What is Otosclerosis?

Otosclerosis is a rare condition that affects a bone in the inner ear (usually the stapes bone) and leads to hearing loss. Approximately 3 million Americans suffer from otosclerosis. While both men and women can develop otosclerosis, women are at a higher risk for this condition. In most cases, otosclerosis develops at a young age. However, symptoms are typically most severe in an individual's thirties.

Causes of Otosclerosis

Otosclerosis occurs when one of the small bones in an individual's inner ear (typically the staples bone) in unable to vibrate as it should and becomes stuck in place. In order to hear properly, the stapes bone must be able to vibrate. When the stapes bone can no longer vibrate, sound does not move to the inner ear effectively and causes conductive hearing loss.

Some other health related issues that can increase your chances of developing otosclerosis include the following:

  • Auto-immune disorders.
  • Measles.
  • Stress fractures in or around the inner ear.

Symptoms and Diagnosis of Otosclerosis

Otosclerosis causes conductive hearing loss, which occurs when there are difficulties transferring sound anywhere between the outer ear and middle ear. During initial stages of otosclerosis, most individuals are unable to hear lower pitched noises. This hearing loss usually becomes progressively worse.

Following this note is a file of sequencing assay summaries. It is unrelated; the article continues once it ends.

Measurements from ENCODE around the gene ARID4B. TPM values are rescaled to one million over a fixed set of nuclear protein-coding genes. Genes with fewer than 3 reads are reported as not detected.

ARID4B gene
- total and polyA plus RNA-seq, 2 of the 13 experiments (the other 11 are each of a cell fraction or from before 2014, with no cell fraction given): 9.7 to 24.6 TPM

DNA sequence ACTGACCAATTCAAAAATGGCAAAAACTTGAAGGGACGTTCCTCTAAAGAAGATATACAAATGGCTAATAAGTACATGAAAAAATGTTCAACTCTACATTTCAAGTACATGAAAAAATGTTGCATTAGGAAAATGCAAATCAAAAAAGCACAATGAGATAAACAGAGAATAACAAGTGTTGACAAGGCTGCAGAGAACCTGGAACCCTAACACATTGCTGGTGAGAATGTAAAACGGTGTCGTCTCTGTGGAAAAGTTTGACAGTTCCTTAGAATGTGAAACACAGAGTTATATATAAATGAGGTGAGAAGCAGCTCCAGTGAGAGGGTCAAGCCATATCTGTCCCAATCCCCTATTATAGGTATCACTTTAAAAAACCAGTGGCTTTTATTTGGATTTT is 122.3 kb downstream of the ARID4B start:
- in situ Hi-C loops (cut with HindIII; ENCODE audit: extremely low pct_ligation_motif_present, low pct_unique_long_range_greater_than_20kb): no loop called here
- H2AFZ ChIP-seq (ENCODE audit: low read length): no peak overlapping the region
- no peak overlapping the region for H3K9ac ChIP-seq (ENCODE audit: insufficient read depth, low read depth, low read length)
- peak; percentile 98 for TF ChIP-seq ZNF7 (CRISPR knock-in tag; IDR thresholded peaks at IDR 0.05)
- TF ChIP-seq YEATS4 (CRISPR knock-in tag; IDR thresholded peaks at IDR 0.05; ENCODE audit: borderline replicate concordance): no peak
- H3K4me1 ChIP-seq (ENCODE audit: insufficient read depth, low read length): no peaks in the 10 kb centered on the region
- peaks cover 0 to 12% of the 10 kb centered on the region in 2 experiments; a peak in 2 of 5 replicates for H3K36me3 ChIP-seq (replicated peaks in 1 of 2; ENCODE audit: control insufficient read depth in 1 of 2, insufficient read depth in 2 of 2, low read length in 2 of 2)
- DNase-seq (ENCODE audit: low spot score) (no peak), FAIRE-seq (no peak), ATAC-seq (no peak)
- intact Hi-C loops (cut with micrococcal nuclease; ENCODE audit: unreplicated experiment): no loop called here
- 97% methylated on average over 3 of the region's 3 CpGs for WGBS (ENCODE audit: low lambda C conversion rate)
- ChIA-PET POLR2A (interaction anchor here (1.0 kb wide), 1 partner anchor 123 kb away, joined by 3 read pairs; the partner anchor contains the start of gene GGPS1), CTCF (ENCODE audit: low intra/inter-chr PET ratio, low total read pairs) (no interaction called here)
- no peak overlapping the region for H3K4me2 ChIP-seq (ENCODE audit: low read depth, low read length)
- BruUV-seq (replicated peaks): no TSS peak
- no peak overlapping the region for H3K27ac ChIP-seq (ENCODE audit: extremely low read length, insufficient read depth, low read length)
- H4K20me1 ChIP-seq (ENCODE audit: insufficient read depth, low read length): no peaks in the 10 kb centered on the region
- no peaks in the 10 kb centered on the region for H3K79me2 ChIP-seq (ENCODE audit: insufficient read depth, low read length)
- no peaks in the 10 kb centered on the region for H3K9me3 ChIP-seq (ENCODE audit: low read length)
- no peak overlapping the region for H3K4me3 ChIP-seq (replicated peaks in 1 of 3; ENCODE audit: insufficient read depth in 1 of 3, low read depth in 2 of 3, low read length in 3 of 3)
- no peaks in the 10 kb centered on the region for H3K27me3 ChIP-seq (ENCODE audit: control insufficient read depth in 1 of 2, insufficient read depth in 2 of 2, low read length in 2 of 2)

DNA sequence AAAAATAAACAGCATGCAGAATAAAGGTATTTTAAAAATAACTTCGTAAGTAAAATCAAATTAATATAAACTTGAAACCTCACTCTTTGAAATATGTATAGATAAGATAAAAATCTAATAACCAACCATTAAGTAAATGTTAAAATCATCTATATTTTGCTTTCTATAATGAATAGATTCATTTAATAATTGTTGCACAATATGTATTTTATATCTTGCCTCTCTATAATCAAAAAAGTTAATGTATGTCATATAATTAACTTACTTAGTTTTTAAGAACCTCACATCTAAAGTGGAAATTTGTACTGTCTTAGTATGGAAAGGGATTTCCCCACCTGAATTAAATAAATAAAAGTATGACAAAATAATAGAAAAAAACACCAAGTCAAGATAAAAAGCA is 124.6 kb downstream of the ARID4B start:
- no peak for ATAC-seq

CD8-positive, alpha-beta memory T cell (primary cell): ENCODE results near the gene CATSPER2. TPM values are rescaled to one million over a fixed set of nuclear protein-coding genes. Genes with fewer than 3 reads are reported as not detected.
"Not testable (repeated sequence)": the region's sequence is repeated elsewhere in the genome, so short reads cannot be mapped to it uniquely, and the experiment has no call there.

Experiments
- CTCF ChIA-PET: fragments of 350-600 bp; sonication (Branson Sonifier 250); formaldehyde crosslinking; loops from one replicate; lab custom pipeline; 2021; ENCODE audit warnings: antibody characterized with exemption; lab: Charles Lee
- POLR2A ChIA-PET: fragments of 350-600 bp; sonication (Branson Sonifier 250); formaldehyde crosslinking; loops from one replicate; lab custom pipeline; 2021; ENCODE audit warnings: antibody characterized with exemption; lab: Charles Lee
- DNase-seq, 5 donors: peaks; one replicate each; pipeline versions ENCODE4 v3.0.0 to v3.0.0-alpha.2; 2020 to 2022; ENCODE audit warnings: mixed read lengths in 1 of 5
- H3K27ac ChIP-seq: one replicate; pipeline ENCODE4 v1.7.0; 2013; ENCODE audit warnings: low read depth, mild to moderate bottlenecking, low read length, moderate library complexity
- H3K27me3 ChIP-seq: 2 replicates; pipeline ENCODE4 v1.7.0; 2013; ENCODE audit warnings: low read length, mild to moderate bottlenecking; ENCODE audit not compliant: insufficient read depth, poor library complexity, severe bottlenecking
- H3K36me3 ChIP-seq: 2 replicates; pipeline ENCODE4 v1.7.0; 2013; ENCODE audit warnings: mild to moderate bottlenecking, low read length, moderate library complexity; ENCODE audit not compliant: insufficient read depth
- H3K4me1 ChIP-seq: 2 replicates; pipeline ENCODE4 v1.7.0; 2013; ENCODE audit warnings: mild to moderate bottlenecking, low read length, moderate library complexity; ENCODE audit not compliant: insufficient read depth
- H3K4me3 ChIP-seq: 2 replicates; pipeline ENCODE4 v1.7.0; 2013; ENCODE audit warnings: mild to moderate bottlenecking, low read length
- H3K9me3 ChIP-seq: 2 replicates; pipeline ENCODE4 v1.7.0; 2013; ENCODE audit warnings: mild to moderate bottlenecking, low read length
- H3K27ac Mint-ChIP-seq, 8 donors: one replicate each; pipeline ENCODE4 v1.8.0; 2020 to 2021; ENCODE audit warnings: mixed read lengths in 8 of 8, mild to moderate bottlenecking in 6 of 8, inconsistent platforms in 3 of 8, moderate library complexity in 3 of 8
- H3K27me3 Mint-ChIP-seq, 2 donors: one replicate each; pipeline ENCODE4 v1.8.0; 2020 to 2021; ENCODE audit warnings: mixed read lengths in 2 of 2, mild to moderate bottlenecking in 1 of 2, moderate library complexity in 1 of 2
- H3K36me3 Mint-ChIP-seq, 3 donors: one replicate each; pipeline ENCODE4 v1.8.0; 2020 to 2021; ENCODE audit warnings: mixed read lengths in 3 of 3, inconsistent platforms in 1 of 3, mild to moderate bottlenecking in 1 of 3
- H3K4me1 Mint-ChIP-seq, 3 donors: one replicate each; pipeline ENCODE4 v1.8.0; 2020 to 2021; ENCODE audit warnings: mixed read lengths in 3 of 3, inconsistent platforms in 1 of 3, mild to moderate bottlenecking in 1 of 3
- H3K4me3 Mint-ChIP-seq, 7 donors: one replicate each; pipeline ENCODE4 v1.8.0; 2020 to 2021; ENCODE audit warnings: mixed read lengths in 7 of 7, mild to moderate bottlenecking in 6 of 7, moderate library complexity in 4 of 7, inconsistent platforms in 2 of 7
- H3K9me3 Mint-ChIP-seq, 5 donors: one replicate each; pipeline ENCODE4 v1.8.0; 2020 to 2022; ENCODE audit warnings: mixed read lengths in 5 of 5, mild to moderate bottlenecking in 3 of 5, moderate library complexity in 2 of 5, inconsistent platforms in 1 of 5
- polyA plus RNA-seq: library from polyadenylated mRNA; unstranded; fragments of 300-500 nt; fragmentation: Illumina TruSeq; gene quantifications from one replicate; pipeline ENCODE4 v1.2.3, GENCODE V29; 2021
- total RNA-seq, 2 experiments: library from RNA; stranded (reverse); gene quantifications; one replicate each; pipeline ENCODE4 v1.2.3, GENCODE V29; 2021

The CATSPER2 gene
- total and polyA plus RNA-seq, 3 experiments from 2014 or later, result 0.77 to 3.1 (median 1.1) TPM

Otosclerosis generally affects people in both ears as only about 10% of people having symptoms in one ear. Symptoms may be limited to conductive hearing loss, but may also include:

  • A ringing or buzzing noise in one or both ears (tinnitus).
  • Dizziness or the feeling of losing your balance (vertigo).

If you experience these symptoms, visit your ENT specialist. They can properly analyze your conditions, examine your ears, and perform testing on your hearing to determine if you suffer from otosclerosis. A more extensive examination may even include a CT scan.

Treatments for Otosclerosis

For mild cases of otosclerosis, your ENT specialist may initially recommend a waiting period where they perform testing on your hearing at regular intervals and/or advise for the use of hearing aids.

In more severe cases of otosclerosis, or if your mild symptoms do not improve over time, your ENT specialist may recommend a stapedectomy. A stapedectomy is a surgical procedure involving a device placed in the middle ear that facilitates movement of the stuck stapes bone.

It allows sound waves to travel properly to your inner ear. While stapedectomy surgery does improve hearing for most individuals with otosclerosis, it can make hearing loss worse in some rare cases.


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